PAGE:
Amr Aly, Partner, at Mayer Brown in New York. At left, 1984 playing card of Amr Aly who competed for the U.S. Olympic soccer team in 1984.
Not many people know what goes through athletes’ minds as they compete in the Olympic Games. Amr Aly is one of them.
The Mayer Brown partner and patent litigator played soccer for Team USA in the 1984 Los Angeles games, giving him some insight into the emotions of the competitors now arriving in Rio de Janeiro ahead of the opening ceremony on Friday.
“In ’84, soccer was still not a big sport in the United States,” Aly said. “But for us, the players, it was a milestone to be playing in front of your home crowd. We felt quite a bit of pressure to perform well.”
Like most Olympians, Aly’s trip to the games that year was his one and only. But he said the lessons of elite soccer stuck with him as he worked his way to the top of his chosen field: litigating high-stakes IP matters for the likes of Cisco Systems, Motorola Solutions and T-Mobile USA.
“The ability to study opponents, to quickly identify and stay away from their strengths and hone in on their weaknesses—I was able to parlay that into the legal profession, and it has served me well,” he said.
National coaches first noticed Aly during his freshman year at Columbia University, when he joined a friend to try out for the national youth team in 1980. The coach was impressed and invited him to compete for the 1980 Youth World Cup in Australia. Eventually, he worked his way up to the full national team, and in 1983, he was in a pool of college players selected to train for the 1984 Olympic games. (Aly also won the 1984 Hermann Trophy, which recognizes the country’s best collegiate soccer player.)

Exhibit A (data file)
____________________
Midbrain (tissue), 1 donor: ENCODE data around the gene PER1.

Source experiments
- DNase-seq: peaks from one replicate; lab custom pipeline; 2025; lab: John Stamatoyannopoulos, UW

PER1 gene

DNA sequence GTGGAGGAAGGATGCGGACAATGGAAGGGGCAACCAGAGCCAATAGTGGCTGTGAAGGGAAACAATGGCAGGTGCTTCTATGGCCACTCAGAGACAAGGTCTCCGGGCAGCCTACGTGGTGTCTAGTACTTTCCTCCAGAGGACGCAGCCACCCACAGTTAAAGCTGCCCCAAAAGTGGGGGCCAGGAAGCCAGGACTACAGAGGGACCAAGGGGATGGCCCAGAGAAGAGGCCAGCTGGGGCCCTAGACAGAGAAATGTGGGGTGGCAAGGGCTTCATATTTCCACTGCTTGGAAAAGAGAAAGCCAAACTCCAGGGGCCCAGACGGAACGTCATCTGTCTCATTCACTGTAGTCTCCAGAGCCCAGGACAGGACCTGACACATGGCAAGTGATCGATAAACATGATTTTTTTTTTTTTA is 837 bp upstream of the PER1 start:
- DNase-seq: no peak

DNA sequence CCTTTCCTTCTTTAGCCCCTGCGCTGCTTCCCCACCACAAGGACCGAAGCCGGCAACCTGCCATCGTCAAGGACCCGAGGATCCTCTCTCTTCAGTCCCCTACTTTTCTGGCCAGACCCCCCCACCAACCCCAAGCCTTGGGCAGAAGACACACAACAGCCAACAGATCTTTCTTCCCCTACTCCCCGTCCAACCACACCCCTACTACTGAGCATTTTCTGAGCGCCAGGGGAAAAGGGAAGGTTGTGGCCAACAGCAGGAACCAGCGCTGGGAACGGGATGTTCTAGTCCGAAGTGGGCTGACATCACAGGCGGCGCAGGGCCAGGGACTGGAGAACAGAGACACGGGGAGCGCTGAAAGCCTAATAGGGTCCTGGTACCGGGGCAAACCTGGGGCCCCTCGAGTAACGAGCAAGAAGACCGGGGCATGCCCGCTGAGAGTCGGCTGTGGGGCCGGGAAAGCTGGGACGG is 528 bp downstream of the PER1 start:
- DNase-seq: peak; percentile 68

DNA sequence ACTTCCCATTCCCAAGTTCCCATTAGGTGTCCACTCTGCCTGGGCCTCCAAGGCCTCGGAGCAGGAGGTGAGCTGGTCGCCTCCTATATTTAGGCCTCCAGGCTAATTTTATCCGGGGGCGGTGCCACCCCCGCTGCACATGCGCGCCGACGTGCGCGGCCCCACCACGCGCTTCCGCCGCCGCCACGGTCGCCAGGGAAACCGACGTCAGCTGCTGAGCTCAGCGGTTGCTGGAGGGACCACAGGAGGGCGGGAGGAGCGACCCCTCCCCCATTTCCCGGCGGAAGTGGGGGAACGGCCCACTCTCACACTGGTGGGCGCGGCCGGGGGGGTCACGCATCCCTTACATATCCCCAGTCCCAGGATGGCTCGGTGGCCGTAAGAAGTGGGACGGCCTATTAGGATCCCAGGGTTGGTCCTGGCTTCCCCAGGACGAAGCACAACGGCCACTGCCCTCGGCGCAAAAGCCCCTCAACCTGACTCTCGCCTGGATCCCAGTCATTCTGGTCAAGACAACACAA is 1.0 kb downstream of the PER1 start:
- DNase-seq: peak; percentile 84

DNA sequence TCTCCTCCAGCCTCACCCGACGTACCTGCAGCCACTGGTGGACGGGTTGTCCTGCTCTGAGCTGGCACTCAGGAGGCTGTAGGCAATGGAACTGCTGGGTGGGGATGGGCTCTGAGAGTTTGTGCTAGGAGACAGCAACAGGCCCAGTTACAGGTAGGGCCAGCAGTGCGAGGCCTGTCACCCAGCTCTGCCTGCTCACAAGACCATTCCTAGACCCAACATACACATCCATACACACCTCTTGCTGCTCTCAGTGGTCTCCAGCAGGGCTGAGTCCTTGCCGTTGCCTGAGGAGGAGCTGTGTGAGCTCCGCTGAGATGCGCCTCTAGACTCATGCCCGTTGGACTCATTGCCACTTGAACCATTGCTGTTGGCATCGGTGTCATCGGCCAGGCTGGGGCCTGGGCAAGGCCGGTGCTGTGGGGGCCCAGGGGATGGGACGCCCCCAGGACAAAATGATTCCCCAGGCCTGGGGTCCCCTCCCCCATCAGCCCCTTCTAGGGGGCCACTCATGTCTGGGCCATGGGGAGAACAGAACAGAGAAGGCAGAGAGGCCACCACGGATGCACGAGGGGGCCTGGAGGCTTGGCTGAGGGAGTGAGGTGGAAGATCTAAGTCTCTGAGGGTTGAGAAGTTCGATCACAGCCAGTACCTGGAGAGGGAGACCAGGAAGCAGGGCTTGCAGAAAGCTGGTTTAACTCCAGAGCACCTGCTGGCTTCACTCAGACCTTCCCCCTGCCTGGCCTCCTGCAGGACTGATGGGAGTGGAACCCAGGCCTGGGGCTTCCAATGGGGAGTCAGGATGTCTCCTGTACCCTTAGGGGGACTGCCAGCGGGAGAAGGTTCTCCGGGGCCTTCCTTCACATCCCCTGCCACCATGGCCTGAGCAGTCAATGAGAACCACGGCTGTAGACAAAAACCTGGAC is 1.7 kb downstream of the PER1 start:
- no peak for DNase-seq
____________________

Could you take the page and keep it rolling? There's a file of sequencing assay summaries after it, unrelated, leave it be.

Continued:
The 1984 games were the first Olympics to allow professional soccer players to compete. Aly suddenly found himself on the field not only with college athletes, but with seasoned pros as well. He ended up as just one of seven college players selected for the team.
Team USA didn’t make it past the first round that summer in LA. But it squared off against Egypt in one of its three games, giving Aly, who was born in Egypt, a chance to play with some of his childhood heroes.
“Some of these guys were the Michael Jordans of Egyptian soccer,” he said. “I remember the coach joking a couple of times, saying, ‘I don’t want to see you chumming up to the Egyptian players.’”
Aly said it can be tough for athletes to stay fully focused on their performance if they embrace the spectacle of the Olympics. That may have been the silver lining of the soccer team’s relatively early exit–it gave him a chance to sit in on other competitions and enjoy the show.
“The Olympics is a once-in-a-lifetime opportunity,” he said. “You want to soak in as much as you can of the event.”
Reprinted with permission from the August 3, 2016 edition of Law.com © 2016 ALM Properties, Inc. All rights reserved. Further duplication without permission is prohibited.